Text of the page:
As I write these words in December, we have just been notified that Project Freedom has won the Low Income Housing Tax Credit award for our new Hamilton project to be known as “Freedom Village in the Woods”. We still have to obtain a Federal Home Loan Bank Award, which we hope to apply for this coming Spring. This project will mark our twelfth housing community that Project Freedom has created. All our housing is barrier free, making life a bit easier for someone who uses a wheelchair, yet it is also appreciated by someone who is not physically disabled.
Previous special needs housing has been designed for the individual in mind—someone who would live alone. Group homes were formed that would put three or four individuals together, strangers in reality, creating a family of sorts, each “family” sharing a single family home. This model continues today, but really doesn’t guarantee the independence that many people really want. Making your own decisions, and choices, is really what independence is all about. Our housing, because it is leased based housing, provides a greater ability for the individual to preserve their housing independence by not risking their housing option if they need to change their service provider.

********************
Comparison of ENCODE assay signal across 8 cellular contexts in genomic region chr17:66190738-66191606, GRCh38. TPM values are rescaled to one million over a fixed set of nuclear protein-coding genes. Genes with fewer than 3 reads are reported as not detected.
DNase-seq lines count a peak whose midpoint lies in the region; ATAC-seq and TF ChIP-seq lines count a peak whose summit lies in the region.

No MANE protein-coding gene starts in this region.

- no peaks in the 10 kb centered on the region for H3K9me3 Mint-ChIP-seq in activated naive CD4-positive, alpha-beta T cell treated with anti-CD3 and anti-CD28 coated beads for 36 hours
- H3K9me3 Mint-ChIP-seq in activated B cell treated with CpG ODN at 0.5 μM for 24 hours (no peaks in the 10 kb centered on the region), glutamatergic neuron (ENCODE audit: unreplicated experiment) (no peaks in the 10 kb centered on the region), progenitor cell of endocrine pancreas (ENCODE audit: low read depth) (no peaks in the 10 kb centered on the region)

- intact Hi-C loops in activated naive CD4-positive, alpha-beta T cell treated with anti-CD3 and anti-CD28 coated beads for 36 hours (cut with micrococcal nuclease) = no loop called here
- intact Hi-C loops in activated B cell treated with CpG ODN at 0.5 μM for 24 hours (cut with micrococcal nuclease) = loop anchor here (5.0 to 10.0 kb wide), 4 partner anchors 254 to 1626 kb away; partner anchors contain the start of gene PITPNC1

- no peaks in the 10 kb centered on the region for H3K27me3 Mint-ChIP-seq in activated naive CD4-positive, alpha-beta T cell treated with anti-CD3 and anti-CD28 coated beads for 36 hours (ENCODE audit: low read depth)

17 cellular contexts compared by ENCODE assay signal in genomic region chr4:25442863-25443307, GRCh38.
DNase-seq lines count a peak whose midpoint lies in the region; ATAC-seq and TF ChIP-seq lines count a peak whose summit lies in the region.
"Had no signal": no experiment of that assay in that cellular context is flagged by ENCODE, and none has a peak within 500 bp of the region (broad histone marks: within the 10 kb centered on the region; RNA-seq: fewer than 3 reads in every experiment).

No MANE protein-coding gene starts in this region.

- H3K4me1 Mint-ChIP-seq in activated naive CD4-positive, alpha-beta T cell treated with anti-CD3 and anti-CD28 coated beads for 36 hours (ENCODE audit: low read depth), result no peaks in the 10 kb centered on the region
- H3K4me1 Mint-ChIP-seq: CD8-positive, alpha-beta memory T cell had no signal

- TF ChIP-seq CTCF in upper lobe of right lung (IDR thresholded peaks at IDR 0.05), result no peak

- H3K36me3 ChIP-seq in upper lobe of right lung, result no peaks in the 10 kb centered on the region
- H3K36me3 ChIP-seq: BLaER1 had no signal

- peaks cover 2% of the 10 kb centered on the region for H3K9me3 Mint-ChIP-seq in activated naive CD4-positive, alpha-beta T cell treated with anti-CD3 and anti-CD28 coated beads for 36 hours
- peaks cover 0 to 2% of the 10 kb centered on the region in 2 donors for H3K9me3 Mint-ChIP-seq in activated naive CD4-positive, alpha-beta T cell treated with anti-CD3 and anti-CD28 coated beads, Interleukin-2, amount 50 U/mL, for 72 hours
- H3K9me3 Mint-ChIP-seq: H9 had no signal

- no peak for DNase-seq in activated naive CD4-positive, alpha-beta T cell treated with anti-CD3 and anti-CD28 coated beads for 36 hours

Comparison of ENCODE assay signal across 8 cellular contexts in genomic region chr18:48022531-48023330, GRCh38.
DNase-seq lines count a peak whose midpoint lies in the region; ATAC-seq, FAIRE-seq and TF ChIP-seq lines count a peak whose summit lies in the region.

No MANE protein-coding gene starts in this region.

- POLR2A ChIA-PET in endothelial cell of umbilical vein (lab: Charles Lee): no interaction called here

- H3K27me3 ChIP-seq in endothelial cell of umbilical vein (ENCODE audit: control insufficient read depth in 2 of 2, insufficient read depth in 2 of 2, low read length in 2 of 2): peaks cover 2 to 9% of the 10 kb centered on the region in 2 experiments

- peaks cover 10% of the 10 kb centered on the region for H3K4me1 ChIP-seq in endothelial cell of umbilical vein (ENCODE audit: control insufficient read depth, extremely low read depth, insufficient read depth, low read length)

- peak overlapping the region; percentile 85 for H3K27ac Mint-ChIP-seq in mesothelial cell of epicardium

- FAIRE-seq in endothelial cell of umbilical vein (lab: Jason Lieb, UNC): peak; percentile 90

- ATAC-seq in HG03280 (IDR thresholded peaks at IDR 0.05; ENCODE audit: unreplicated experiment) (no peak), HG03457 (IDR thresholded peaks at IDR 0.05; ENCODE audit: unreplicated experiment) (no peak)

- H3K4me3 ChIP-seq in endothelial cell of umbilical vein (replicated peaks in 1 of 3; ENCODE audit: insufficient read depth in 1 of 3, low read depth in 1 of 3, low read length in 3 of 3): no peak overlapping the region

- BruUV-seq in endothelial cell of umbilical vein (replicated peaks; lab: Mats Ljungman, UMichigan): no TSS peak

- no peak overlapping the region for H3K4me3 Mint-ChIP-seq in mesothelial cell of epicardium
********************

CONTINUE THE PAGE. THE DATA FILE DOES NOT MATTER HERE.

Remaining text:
More and More, our housing has evolved into real family housing—not just one bedroom units for single individuals. Our housing also includes two bedroom and three bedroom units, creating family environments for those who are disabled, and not disabled. This now creates a new dynamic and greater integration for the person who does have a disability. Real neighborhoods begin and relationships develop, creating a more natural environment for people to live. People start to think about their neighbors—maybe even worry about them if they deviate from their normal routine. They learn their kids’ names and other family members, and often share home baked goods. That is really what being part of a community is all about.
Over the years, I have seen so many success stories from our disabled tenants. One such person, who used a wheelchair and lived in a second floor apartment, had to crawl up an outside stairway in order to get into his apartment. Needless to say, when he moved into one of our barrier free units, it allowed him to access his apartment without that indignity. I have also seen how our young consumers become more responsible, maturing by having to make their own decisions, however small they may be at first. I know in our own family; it is gratifying to see how Jen has become so independent—and more confident in handling her own issues. This is how we all learn to become responsible individuals—by having the opportunity to make those decisions and learn from those outcomes.
So, as this new year begins, we look forward to continuing the journey of creating more barrier-free housing that creates an independent environment for everyone. This year, we hope to open our West Windsor and Gibbsboro developments to new consumers who have the dream of a nice, safe place to live. One that will allow everyone to become independent.
Have a Happy New Year.